With the world in firefighting mode, we cannot forget about rural women
IFAD Asset Request Portlet
With the world in firefighting mode, we cannot forget about rural womenEstimated reading time: 3 minutes
Rural women like farmer and seamstress Shaban Bibi, still bear the heaviest brunt of poverty and hunger
Working within IFAD’s gender team, we dedicate every day to advancing the rights and capacities of rural women. That’s why we distinctly remember celebrating the 25th anniversary of the Beijing Declaration and Platform for Action. It was early 2020, and the uphill battle for gender equality and women’s empowerment looked promising: women were more likely to be in leadership positions, work decent jobs and have access to health care and education.
Yet, as the world now faces a triple crisis, we fear that the progress rural women and girls have worked so hard for may be reversed. Why?
- Climate change amplifies gender inequalities in rural areas. For example, women are 14 times more likely than men to die during a disaster due to lack of information, poor resources and limited skills to respond to emergencies.
- The COVID-19 pandemic impacted the agricultural activities of rural women more so than men as women are more likely to engage in unpaid or low-paid seasonal or part-time jobs. Because of this, they may be left out of social protection or unemployment benefits, like cash transfers introduced during the pandemic.
- Conflict and instability exacerbate discrimination against rural women and girls, exposing them to heightened risks of gender-based violence, crime and abuse. And it’s not just limited to the direct impacts of war. Women are 8.4 times more likely to be food insecure than men, with this disparity increasing since the start of the war in Ukraine.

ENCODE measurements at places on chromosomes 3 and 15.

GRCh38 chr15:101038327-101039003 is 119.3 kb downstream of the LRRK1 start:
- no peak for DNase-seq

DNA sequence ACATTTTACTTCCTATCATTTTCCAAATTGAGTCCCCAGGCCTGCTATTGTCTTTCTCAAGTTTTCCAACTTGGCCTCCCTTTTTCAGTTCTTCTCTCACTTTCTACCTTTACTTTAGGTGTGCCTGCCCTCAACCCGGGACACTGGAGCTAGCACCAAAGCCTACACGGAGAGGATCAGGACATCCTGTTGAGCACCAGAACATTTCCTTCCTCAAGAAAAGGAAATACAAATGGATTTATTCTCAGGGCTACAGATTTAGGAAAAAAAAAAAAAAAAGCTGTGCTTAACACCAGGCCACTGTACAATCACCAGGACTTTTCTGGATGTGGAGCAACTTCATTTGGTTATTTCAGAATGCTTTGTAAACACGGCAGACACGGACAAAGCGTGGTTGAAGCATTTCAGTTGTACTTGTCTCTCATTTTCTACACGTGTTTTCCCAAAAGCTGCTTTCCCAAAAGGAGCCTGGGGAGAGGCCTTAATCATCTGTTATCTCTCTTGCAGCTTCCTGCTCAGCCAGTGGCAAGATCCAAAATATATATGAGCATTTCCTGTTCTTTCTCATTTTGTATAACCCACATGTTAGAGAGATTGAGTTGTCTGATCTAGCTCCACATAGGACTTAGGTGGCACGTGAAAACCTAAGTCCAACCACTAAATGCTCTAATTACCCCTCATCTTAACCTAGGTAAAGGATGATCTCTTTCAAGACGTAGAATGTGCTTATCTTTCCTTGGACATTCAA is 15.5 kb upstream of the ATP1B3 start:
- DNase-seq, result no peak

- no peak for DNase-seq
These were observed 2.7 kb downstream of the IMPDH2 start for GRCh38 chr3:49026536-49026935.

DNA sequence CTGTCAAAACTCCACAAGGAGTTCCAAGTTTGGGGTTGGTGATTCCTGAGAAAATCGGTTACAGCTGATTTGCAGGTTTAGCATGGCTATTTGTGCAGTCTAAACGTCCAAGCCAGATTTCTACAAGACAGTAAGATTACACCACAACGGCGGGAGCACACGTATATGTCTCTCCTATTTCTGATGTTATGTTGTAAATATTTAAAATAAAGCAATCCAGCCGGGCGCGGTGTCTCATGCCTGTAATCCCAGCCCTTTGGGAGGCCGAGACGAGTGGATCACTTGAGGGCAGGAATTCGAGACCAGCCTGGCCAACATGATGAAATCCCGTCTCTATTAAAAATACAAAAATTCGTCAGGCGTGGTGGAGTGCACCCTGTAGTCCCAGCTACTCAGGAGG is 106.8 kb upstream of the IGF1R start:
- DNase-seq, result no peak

Those who will be most impacted by these crises are the poorest rural communities where women still bear the heaviest brunt of poverty and hunger. As the global community scrambles to react to these emergencies, investing in rural women and girls may slip down the list of priorities.
But as we go from crisis to crisis, focusing on short-term responses, we risk losing sight of the bigger picture: the world cannot progress without gender equality.
How IFAD is helping women become powerful agents of change
Empowering rural women is key to a more sustainable, resilient future. By harnessing their local knowledge and skills, food and nutrition security can be increased, poverty can be eradicated and rural communities can become resilient to climate change, as well as other crises.
To empower women, their voices must be amplified and they must be extensively involved when making decisions. In conflict-afflicted Sudan, traditional and religious beliefs around male dominance were challenged at village level through community groups, awareness-raising seminars on gender norms and roles, and trainings on water management, animal healthcare, and food processing. This has enabled women to raise their voices and take part in community leadership and decision-making.
IFAD invests in women's economic growth so they can increase and diversify their incomes, therefore protecting themselves and their families from shocks. In The Gambia, during the first waves of COVID-19, IFAD provided cash grants to vulnerable rural women. They used these grants to set up businesses and address their immediate needs, including buying food and schoolbooks.
Women and girls spend a disproportionate amount of time on household chores and caring for family compared to men and boys. Even if they have a voice and the means to support themselves, they cannot reach their potential when so much of their time is spent on these tasks. IFAD reduces women's workload by promoting equipment and techniques that slash the time and effort needed to do laborious tasks. For example, in rural China, biogas converters produce electricity from waste so women do not have to collect wood or tend cooking fires. Now, local women invest the 60 working days saved each year in raising pigs and producing crops.
Damaging formal and informal social norms and structures reinforce gender inequalities. For example, women’s roles were often unrecognized in rural Rwandan communities. Using the Gender Action Learning System, women were empowered to realize their economic potential, while healthier and fairer gender relationships were promoted within the household. As men better understood how their wives were overloaded with time-consuming tasks, many divided household chores in a fairer way and began making decisions together.
This will not be the last crisis we face so we must invest for the long term, while considering the specific needs of women and girls, tackling gender inequality and building resilience. A fairer, more inclusive and more sustainable future relies on this.Publication date: 11 October 2022